Sue Lowden would beat Mark Hutchison 46 percent to 32 percent in the GOP primary race for lieutenant governor if the election were held now, according to a poll released Friday that shows both Republicans would defeat Democrat Lucy Flores in the Nov. 4 election.
Lowden would beat Flores 44 percent to 36 percent with 20 percent undecided, according to the survey conducted for the Lowden campaign. Hutchison would defeat Flores 41 percent to 34 percent with 25 percent undecided, the poll found.
The poll used small samples sizes, which reduces its reliability, particularly for the general election matchup. The small sample size and large margins of error also make the race a fairly close contest in both the primary and general elections.
For example, 216 likely Nevada voters were asked about the general election, giving that part of the poll a margin of error of plus or minus 6.67 percentage points. The GOP primary poll surveyed 443 likely voters for a margin of error of plus or minus 4.66 percentage points. The poll would have had to ask about 600 voters to cut the error margin to 4 percent, which is common in political surveys.
Pollster James Medick of Precision Research defended the survey, saying the intention of the general election poll was to get a broad “top line” look at the lieutenant governor’s race and other state office contests.
“The general election poll was just a pure snapshot look because it was a very small sample,” Medick said.
The main goal of the GOP primary poll, he said, was to test campaign themes and attacks Lowden and Hutchison might use against one another, then to measure where the candidates were in the race three months before the June 10 primary.
So those polled were asked, for example, whether they knew Hutchison had voted three times to implement President Barack Obama’s health care insurance law in Nevada. A whopping 85 percent said that knowledge would make them less likely to vote for Hutchison. The votes involved tax abatements, setting up facilitators to the Silver State Health Insurance Exchange and expanding Medicaid as part of the state budget. The poll didn’t note that Hutchison, an attorney, represented Nevada for free in its legal opposition to Obamacare, something he touts on the campaign trail.
For Lowden, the poll noted her contributions to Democratic U.S. Sen. Harry Reid’s past campaigns. About 77 percent of those polled said that information would make them less likely to vote for her. She has defended the donations, saying she made them a couple of decades ago when she considered Reid more moderate.
The pollster also asked about Lowden’s remaining $500,000 debt from her failed 2010 U.S. Senate campaign against Reid. The question said she has offered to repay the debt at 40 cents on the dollar. Knowing that, 46 percent said they would be less likely to vote for her, showing that the issue hurts her chances.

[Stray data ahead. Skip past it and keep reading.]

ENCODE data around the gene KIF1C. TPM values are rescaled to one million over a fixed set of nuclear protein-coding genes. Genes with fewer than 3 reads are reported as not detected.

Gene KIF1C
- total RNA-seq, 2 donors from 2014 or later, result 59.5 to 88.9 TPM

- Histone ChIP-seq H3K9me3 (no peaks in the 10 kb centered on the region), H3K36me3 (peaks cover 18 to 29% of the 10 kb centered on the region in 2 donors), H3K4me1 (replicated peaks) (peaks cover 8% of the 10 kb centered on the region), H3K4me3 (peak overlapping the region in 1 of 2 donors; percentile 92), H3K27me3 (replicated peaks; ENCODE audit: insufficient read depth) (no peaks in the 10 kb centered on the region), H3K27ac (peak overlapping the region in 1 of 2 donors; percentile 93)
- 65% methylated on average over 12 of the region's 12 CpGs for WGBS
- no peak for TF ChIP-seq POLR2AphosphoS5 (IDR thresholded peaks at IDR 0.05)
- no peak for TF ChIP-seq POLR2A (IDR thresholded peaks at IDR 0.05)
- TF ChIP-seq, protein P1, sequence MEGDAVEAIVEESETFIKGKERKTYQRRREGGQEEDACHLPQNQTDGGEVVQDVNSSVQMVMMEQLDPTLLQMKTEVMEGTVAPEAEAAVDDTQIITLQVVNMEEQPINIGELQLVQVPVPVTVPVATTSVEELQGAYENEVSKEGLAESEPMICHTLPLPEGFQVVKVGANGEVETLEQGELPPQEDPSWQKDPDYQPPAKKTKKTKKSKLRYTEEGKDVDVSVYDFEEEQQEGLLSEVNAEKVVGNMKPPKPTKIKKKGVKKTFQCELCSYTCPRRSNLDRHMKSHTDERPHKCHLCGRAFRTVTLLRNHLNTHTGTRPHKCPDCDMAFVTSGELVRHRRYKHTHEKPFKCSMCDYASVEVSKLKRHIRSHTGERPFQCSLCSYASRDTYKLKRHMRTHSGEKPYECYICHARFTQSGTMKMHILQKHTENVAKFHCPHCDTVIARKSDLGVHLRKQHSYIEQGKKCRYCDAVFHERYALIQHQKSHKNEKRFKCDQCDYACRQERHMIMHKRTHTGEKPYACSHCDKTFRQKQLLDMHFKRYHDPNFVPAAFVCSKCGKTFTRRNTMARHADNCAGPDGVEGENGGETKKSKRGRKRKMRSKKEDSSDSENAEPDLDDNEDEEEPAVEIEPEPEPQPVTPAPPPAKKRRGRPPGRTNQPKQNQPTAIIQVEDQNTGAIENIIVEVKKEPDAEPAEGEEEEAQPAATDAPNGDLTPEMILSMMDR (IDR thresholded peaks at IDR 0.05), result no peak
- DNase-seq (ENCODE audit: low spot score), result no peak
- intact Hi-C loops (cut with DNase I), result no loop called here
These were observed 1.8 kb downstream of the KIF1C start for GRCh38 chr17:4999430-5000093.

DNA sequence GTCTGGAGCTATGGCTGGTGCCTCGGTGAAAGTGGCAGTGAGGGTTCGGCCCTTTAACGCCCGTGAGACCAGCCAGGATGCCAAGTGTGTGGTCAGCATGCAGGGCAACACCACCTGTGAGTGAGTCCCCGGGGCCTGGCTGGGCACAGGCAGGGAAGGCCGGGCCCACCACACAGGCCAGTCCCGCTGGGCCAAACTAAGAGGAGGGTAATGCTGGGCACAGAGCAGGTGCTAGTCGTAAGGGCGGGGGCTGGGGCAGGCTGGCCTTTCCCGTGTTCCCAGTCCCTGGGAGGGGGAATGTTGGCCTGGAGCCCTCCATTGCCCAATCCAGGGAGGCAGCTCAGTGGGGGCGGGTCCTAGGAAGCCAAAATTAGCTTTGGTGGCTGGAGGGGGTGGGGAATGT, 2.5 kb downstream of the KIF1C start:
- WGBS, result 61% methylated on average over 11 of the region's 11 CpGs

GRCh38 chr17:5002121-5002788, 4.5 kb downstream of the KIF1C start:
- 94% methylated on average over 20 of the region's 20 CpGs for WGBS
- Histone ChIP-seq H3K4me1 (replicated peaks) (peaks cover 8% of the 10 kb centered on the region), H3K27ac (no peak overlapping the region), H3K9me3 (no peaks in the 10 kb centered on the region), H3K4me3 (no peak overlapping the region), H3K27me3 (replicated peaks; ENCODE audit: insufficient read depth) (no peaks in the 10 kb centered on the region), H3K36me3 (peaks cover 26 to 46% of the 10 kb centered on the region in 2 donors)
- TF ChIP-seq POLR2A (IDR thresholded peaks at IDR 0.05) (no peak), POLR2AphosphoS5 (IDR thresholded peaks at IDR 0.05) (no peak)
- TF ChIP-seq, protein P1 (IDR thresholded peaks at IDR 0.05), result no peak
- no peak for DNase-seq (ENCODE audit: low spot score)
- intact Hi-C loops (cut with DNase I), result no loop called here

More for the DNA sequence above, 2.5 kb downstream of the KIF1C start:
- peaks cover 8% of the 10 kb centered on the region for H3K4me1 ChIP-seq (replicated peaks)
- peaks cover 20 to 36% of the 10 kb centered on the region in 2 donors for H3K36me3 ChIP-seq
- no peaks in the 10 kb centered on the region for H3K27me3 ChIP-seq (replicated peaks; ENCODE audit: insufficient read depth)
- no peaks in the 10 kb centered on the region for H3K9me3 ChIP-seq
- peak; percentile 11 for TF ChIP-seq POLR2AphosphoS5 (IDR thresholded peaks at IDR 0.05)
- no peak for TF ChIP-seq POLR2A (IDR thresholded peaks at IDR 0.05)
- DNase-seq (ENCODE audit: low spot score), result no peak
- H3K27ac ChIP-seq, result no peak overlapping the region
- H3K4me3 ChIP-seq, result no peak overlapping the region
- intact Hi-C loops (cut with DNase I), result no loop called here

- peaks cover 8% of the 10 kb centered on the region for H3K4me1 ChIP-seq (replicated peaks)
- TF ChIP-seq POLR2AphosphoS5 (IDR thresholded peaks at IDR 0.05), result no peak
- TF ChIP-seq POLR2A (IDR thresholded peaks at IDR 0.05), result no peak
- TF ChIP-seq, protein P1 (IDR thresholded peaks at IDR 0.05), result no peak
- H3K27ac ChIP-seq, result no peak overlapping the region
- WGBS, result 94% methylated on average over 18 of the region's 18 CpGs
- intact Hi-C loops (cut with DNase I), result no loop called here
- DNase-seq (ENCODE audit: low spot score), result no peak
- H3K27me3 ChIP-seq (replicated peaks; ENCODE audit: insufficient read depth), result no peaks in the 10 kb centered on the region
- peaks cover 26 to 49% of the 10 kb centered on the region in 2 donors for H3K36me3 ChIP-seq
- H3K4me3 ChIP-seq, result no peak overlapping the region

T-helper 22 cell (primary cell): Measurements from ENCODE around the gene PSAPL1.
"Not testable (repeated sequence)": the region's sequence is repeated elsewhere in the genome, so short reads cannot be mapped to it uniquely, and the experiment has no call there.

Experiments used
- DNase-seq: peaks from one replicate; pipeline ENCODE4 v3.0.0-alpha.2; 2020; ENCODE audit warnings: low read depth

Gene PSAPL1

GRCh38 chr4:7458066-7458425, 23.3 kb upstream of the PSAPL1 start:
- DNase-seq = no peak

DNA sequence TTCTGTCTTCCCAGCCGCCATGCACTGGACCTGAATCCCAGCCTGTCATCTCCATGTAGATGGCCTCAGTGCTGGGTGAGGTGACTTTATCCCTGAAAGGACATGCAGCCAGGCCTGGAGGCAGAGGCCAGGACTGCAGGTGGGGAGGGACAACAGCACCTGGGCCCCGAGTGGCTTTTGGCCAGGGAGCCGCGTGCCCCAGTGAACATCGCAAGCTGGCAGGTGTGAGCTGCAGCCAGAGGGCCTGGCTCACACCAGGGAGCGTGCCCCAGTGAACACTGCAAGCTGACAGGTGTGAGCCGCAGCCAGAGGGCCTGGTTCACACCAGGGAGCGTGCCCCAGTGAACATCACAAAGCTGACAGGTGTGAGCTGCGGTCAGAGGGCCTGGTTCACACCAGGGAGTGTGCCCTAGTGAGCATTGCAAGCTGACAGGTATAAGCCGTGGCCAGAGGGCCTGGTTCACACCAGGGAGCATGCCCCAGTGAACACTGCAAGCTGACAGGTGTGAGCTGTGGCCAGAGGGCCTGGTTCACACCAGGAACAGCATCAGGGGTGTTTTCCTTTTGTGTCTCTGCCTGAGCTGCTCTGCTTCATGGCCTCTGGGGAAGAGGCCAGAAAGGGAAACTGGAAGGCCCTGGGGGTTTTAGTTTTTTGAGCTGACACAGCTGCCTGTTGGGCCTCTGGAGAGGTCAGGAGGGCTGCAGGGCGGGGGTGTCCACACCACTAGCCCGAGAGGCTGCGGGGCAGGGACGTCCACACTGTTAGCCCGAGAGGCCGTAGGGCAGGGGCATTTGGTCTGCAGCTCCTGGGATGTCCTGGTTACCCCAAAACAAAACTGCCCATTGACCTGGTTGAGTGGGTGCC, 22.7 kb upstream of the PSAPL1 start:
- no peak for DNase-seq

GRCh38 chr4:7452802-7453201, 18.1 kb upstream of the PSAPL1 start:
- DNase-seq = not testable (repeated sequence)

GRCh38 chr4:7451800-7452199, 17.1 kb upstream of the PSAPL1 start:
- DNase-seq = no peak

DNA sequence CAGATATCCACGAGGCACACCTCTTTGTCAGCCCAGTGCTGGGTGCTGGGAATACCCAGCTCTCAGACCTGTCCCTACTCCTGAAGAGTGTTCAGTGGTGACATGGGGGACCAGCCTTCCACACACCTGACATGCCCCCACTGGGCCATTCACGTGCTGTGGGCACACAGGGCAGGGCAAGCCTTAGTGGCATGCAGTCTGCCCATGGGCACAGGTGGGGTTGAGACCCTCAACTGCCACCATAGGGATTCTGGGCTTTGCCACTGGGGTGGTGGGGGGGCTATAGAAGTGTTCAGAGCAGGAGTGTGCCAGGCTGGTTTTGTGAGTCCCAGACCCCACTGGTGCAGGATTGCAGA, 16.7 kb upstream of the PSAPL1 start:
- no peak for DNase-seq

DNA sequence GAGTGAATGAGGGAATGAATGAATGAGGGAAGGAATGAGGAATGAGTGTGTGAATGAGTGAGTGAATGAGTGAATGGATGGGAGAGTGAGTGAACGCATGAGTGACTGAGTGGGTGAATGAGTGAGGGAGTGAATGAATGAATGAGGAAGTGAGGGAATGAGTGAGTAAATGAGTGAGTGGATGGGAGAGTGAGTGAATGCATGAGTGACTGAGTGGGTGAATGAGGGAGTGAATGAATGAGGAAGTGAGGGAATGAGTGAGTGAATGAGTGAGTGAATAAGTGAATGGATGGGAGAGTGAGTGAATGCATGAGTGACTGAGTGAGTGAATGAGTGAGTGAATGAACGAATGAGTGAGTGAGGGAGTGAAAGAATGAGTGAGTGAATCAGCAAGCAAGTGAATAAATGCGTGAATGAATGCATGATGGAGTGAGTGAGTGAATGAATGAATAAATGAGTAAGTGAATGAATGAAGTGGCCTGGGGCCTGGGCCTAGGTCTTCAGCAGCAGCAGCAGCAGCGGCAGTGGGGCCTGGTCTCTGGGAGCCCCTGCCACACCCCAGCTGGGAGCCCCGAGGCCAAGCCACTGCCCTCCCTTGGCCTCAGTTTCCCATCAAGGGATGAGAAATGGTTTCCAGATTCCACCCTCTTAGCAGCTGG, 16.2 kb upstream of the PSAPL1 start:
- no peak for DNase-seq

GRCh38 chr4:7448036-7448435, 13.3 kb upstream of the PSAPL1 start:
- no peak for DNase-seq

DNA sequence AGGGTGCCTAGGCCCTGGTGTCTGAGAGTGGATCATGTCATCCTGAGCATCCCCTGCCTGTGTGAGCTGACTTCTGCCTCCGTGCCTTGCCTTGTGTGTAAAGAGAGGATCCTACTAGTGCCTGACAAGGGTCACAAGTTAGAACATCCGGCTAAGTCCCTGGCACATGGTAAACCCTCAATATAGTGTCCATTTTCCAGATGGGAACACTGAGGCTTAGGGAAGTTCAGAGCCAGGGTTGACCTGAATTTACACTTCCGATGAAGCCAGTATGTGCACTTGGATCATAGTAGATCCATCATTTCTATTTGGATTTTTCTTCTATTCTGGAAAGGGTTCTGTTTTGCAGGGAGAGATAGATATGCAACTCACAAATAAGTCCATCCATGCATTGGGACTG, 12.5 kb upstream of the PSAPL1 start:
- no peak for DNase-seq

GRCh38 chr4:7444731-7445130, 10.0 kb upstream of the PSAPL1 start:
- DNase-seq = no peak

Medick said he doesn’t think inclusion of those questions before the respondents were asked who they would vote for influenced the outcome, though critics of such question ordering call that a “push poll” aimed at doing just that.
“We really wanted to test arguments first and then as the top line question,” he said. “That was the purpose of the poll.”
Lowden has far more name recognition than Hutchison, according to the poll, which found that 73 percent didn’t know who state Sen. Hutchison was while 50 percent didn’t know Lowden, a former state senator and Nevada GOP chairwoman.
For the June 10 GOP primary matchup between Lowden and Hutchison, 22 percent said they were undecided. Of those who were undecided, 17 percent said they lean toward Lowden; 16 percent toward Hutchison.
Lowden’s campaign showed the survey results to potential donors Thursday to boost her ability to raise money against the better-funded Hutchision, who has been endorsed by Sandoval. Hutchison raised $857,235 last year for his campaign compared to $210,475 raised by Lowden, who loaned herself $100,000 of that amount.
Lowden’s campaign manager Tom Letizia said he was pleased with survey results because Lowden has only been an announced candidate since October.
“I’m pleased where we’re at today, but we’ve got a lot of work ahead of us,” Letizia said. “And no one works harder than Sue Lowden.”
Ryan Cherry, a spokesman for Hutchison’s campaign, criticized Lowden’s poll as distorted.
“Sue’s attempt to contort a poll to try to raise money is little more than a last gasp of another failing campaign,” Cherry said in a statement. “The money she spent on the poll and consultants to spin it should have gone to the small businesses she still hasn’t paid from her last unsuccessful primary campaign.”
The survey also looked at other races up and down the ticket and found that popular GOP Gov. Brian Sandoval, as expected, would easily win the Nov. 4 election with 58 percent of the vote compared to 16 percent for Democrat Chris Hyepock, 12 percent for David VanDerBeek of the Independent American Party and with 14 percent undecided.
In other statewide races, the poll found:
■ In the secretary of state’s race, Democrat Kate Marshall would defeat Republican Barbara Cegavske 40 percent to 31 percent with 30 percent undecided. Marshall is state treasurer now and Cegavske is a state senator.
■ In the attorney general’s race, Democrat Ross Miller would beat Republican Adam Laxalt 44 percent to 36 percent with 20 percent undecided. Miller is currently secretary of state while Laxalt is a political newcomer.
■ In the state treasurer’s race, Republican Dan Schwartz would narrowly defeat Democrat Kim Wallin 38 percent to 33 percent with 28 percent undecided. Wallin is now state controller. Schwartz is an experienced businessman and investor.
The telephone survey was conducted March 3 through March 5. About 75 percent of the calls were over land lines and 25 percent were over mobile phones.
Contact reporter Laura Myers at email@example.com or 702-387-2919. Follow her on Twitter @lmyerslvrj